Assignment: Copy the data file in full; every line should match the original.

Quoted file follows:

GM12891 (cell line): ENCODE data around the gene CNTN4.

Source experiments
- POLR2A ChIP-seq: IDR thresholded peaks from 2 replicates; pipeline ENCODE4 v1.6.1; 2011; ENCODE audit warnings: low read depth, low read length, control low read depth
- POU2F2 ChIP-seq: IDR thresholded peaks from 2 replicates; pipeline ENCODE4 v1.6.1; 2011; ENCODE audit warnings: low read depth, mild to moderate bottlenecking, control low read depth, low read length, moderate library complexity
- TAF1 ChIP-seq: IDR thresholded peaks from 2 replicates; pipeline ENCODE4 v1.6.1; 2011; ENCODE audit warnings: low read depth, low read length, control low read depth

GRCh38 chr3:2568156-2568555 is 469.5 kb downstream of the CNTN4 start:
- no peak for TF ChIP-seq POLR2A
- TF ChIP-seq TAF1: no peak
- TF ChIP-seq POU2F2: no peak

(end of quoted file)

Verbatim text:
GM12891 (cell line): ENCODE data around the gene CNTN4.

Source experiments
- POLR2A ChIP-seq: IDR thresholded peaks from 2 replicates; pipeline ENCODE4 v1.6.1; 2011; ENCODE audit warnings: low read depth, low read length, control low read depth
- POU2F2 ChIP-seq: IDR thresholded peaks from 2 replicates; pipeline ENCODE4 v1.6.1; 2011; ENCODE audit warnings: low read depth, mild to moderate bottlenecking, control low read depth, low read length, moderate library complexity
- TAF1 ChIP-seq: IDR thresholded peaks from 2 replicates; pipeline ENCODE4 v1.6.1; 2011; ENCODE audit warnings: low read depth, low read length, control low read depth

GRCh38 chr3:2568156-2568555 is 469.5 kb downstream of the CNTN4 start:
- no peak for TF ChIP-seq POLR2A
- TF ChIP-seq TAF1: no peak
- TF ChIP-seq POU2F2: no peak